One benefit of working in IBM Planning Analytics for Microsoft Excel (PAfE) in “cell-based mode” is that the features of Microsoft Excel become readily available to you. You are able to use Excel features, such as formatting, sorting, and creating formulas using individual cells. Hint: “less is more” – meaning that you have the ability to hide any cell/row/column in your report that may be irrelevant to the reports message or contains information that the consumer need not see. For more information on some of the ways that IBM Planning Analytics for Microsoft Excel interacts with frequently used Microsoft Excel features and functions, read this.

Another neat feature worth mentioning is that you can create and share customized report themes.

Worksheet Functions

IBM Planning Analytics Worksheet functions manage data between Planning Analytics and a Worksheet. You can use TM1/Planning Analytics worksheet functions anywhere in an IBM Planning Analytics for Microsoft Excel (PAfE) worksheet. For help adding functions to your report, you can reference (and build) these functions (in Microsoft Excel), you can click on Formulas then Insert Function, or by clicking on Insert Function in the formula bar:

The Insert Function dialog box that appears gives you a list of operations that Excel can perform, including all of the TM1/Planning Analytics formulas. You can also use this dialog to construct and then add functions to a report. Working functions can also be copied from cell to cell and then edited.

Insert Function Dialog Box

Slow Reports – Thinking about Performance

When building reports , keep in mind that there can be issues with performance caused by the use of certain Excel formula functions. Certain functions, or the way the functions have been implemented within a report, can cause unwanted recalculation. One example of this is using Excel functions on column headings (or other cells) that DBRW formulas implanted on the rows reference. Every entry into a cell has the potential to cause the entire worksheet to recalculate. “Unpredictable” behavior may also be caused by using OFFSET, INDIRECT and SUMIF (Excel functions).

If any TM1/Planning Analytics formulas are dependent on the results of these functions, you may want to rethink their use (you can read more about PAfE performance here).

Additionally, there is a difference in the way some TM1/Planning Analytics functions behave which can have a material impact on your report’s performance and therefore you should consider when to use each (in fact, for a larger or more complex report, a little time spent experimenting with different functions is time well spent).

  • DBR functions are executed individually during worksheet recalculation
  • DBRW functions force TM1/Planning Analytics to execute two passes over the worksheet (in the first pass, all changed values in cells containing DBRW functions are sent in a single bundle to the cube)
  • DBS functions update individually during recalculation
  • DBSW functions enable TM1/Planning Analytics to send all modified values within a worksheet in a single bundle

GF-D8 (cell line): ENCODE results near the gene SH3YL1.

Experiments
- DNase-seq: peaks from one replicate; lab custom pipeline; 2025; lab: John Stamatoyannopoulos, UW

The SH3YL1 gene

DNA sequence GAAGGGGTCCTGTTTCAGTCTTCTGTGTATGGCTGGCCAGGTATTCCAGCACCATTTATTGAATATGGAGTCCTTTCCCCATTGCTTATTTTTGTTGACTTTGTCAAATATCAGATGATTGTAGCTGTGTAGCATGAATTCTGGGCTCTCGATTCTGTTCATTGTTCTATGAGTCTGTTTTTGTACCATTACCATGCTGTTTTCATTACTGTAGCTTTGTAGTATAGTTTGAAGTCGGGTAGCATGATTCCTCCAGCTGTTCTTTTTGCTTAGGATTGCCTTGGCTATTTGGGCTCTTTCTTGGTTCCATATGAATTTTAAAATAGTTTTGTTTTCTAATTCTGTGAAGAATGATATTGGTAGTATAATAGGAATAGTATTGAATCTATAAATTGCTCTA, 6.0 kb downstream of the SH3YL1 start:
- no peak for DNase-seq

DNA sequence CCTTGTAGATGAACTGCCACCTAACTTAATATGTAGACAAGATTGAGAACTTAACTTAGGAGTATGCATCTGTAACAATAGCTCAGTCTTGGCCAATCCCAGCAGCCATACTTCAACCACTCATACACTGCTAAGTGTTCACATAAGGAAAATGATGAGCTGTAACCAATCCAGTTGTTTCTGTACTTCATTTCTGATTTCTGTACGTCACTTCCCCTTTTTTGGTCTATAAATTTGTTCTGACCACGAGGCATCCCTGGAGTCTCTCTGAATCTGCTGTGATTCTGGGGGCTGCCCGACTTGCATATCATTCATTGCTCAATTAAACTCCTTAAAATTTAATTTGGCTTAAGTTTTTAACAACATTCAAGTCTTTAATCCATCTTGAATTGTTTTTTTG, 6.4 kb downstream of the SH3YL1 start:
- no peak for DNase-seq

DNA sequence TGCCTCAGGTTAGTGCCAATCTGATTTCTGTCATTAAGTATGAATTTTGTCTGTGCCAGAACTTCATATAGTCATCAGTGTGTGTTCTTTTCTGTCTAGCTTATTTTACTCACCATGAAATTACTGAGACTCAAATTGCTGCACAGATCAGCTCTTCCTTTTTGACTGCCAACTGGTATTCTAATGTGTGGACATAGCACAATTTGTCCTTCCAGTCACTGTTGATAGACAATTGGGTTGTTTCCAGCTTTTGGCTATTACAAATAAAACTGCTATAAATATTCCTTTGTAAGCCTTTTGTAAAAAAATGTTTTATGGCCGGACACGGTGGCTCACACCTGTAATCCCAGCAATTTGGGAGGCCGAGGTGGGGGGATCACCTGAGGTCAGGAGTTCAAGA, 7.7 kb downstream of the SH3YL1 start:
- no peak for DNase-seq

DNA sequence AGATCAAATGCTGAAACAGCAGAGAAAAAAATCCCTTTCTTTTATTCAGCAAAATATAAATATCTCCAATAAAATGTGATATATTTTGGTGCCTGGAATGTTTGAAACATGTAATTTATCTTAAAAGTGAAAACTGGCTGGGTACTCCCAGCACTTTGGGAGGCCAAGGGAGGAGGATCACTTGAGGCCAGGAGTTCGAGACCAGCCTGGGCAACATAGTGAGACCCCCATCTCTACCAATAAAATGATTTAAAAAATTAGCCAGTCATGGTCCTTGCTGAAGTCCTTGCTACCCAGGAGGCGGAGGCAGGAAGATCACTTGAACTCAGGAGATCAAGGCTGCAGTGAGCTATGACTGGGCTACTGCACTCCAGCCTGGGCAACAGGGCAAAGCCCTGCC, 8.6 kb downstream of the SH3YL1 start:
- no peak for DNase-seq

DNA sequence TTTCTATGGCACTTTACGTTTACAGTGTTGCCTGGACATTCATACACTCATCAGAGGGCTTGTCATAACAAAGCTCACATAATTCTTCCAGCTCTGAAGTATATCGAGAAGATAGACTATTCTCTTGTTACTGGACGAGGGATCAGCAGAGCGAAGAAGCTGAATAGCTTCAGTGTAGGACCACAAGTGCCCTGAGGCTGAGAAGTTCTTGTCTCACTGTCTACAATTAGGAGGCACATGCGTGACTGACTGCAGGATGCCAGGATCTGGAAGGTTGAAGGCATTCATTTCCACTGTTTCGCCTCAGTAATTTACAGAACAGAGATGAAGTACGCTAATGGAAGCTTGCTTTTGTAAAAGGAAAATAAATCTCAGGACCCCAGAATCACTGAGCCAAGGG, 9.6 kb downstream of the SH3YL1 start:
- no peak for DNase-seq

Dynamic Server References

To make it easy to move PAfE workbooks (reports) between Planning Analytics servers, for example your development and production servers, you should create a Dynamic server reference within each report. This means that all TM1/Planning Analytics functions within your report use a single-cell value dynamically referring to the planning analytics server that you are signed in to. What this does is allow you to “point” a report to a different environment without having to update the report. For more details on this task, you can read this.


There are many other helpful TM1/Planning Analytics functions; one is TM1User which returns a string giving the current TM1 client. When used in a worksheet it will return the logged in user’s TM1 client name. You can investigate the complete list of TM1/Planning Analytic functions here.

Sharing Reports

Once you are happy with your report it is vital that you “store” it in a safe place (one that is secure and is backed up on a routine basis). Saving it on your local drive simply is not reasonable, especially if others will need to access it. The best option for saving, securing, and sharing a PAfE report is to publish it.

When you publish a report, it is saved under the TM1 Server Application folder. The report can then be opened using Planning Analytics for Excel (PAfE), TM1 Web and in Planning Analytics Workspace (PAW) (and more importantly, is eliminates emailing and potential of someone using an older version of a report).

  1. On the IBM Planning Analyticstab, click Publish.
  2. Select a TM1 connection.
  3. Select a TM1 Server Application folder.
  4. Select a folder or create a new folder.
  5. Type a name for the workbook.
  6. Optional: Enter a description.
  7. Click Publish (by default, newly saved workbooks are private. Right-click the workbook in the Publishdialog box and click Make Public to make the workbook public0.


Hopefully the information provided here was helpful, and makes you want to learn more, if so, there is plenty more “getting started” information online.